Re: [babel] Secdir last call review of draft-ietf-babel-information-model-11

Valery Smyslov <valery@smyslov.net> Thu, 05 November 2020 08:31 UTC

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From: "Valery Smyslov" <valery@smyslov.net>
To: "'STARK, BARBARA H'" <bs7652@att.com>, <secdir@ietf.org>
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Subject: Re: [babel] Secdir last call review of draft-ietf-babel-information-model-11
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Hi Barbara,

> Hi Valery,
> Thanks for your review. Taking into account Juliusz' response to your email, I'm proposing the following
> resolutions. For the first issue raised, I'm disagreeing slightly with Juliusz, so that may need further discussion.
> Please let me know if you disagree. I've copied Juliusz' responses here, so I can include my responses to your
> complete feedback and his in one email.
> Roman specifically mentioned he agreed with your "recommendations about precise language around the
> names of the parameters". I think perhaps this was in reference to item 4 under nits? I didn't completely agree
> with your recommendation, so I'd appreciate some additional discussion on that.
> Thx,
> Barbara
> 
> > -----Original Message-----
> >
> > Reviewer: Valery Smyslov
> > Review result: Has Issues
> >
> > I have reviewed this document as part of the security directorate's ongoing
> > effort to review all IETF documents being processed by the IESG.  These
> > comments were written primarily for the benefit of the security area
> > directors.
> > Document editors and WG chairs should treat these comments just like any
> > other
> > last call comments.
> >
> > The document defines an informational model for Babel routing protocol.
> > This
> > informational model can be used as a basis for creating various data models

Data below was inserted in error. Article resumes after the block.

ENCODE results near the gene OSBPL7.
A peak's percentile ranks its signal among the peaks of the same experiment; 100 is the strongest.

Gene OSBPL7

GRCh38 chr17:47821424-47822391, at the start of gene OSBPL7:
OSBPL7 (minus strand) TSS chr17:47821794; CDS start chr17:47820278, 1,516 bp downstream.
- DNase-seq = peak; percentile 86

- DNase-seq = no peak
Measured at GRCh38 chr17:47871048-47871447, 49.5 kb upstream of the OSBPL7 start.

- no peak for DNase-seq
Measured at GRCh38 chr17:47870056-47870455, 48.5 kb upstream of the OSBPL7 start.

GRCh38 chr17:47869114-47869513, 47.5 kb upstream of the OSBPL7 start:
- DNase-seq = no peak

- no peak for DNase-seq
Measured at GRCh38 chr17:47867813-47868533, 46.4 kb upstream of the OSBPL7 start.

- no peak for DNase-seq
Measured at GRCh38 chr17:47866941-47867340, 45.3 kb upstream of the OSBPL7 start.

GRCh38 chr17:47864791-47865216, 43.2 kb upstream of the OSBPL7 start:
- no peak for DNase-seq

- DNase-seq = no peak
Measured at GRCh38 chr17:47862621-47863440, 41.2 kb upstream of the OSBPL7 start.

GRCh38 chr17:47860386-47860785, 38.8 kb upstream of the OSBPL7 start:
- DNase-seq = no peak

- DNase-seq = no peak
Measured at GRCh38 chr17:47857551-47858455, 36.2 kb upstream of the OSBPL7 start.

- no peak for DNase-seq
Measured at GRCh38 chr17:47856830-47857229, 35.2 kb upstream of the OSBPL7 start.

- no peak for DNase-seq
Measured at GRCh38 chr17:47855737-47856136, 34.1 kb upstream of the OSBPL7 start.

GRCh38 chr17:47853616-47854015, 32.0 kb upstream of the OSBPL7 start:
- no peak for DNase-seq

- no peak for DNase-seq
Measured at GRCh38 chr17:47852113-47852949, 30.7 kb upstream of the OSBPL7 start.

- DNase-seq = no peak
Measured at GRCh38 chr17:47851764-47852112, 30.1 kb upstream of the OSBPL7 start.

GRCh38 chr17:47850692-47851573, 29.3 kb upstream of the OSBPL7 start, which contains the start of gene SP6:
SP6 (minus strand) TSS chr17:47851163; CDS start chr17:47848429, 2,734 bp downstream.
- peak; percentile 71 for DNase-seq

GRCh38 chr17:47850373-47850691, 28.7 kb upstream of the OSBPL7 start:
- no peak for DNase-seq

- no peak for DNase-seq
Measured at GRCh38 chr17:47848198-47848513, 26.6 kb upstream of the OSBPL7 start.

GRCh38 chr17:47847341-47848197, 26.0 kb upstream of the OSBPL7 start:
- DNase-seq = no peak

> > (e.g. YANG). The document is properly structured and well written, however
> > I think that it has some issues concerned with security.
> >
> > Issues.
> >
> > 1. Section 3.1:
> >
> >    babel-mac-algorithms:  List of supported MAC computation algorithms.
> >       Possible values include "HMAC-SHA256", "BLAKE2s".
> >
> > BLAKE2s can produce MACs of different sizes from 1 to 32 bytes and the
> > desired
> > size of the MAC is a parameter for it. Where the size of MAC is specified? For
> > HMAC with SHA256 I can at least imagine that full 256 bits output is used as a
> > MAC...
> 
> Juliusz said:
> > Right.  The intent is that Blake2s is used with 32-octet keys and 16-octet
> > hashes (collision-resistance is not a concern for Babel-MAC while
> > dictionary attacks are).  Barbara, I think that you should explicitly
> > state that Blake2s implies 128-bit hashes.  (You may also consider
> > renaming BLAKE2s to BLAKE2s-128.)
> 
> The defined values for babel-mac-algorithms come directly from draft-ietf-babel-hmac. The defined value
> names should map closely to the names used for the algorithms in in that draft -- which they currently do.
> 
> If it needs to be explicitly stated somewhere that an implementation of draft-ietf-babel-hmac with BLAKE2s
> outputs 128-bit MACs, then draft-ietf-babel-hmac (which was already submitted for publication) would be the
> correct place to say that. The information model is not the right place, unless there's some expectation for the
> size to be configurable or reportable. I'm not seeing any request for the MAC size to be configured or reported
> via the information model.
> 
> I'm proposing no change to the defined values of babel-mac-algorithms in order to maintain complete
> consistency with the names used in draft-ietf-babel-hmac-12.

My point was that the intent Juliusz mentioned (that Blake2s is used with 32-octet keys and 16-octet
hashes) must be documented somewhere. If you think it must be in the draft-ietf-babel-hmac, 
I'm fine with this, but currently I cannot find any such requirement anywhere.

> > 2. Section 3.9:
> >
> >    babel-cert-test:  An operation that allows a hash of the provided
> >       input string to be created using the certificate public key and
> >       the SHA-256 hash algorithm.  Input to this operation is a binary
> >       string.  The output of this operation is the resulting hash, as a
> >       binary string.
> >
> > I failed to understand what this operation should do. Literally reading it is
> > intended to produce SHA2-256 hash of public key and some arbitrary string
> > (concatenated? in what order?). But then I failed to understand the purpose
> > of
> > this test. I would have understood if this operation provides signing of the
> > arbitrary string using private key and SHA2-256 as a hash function (similarly
> > to babel-mac-key-test), but it in not what is written...
> 
> One of the most common problems in configuring security mechanisms is in the format of the input key (hex,
> ASCII, base64, hashing that occurs to create "actual key", etc.). When a security mechanism fails to work, it is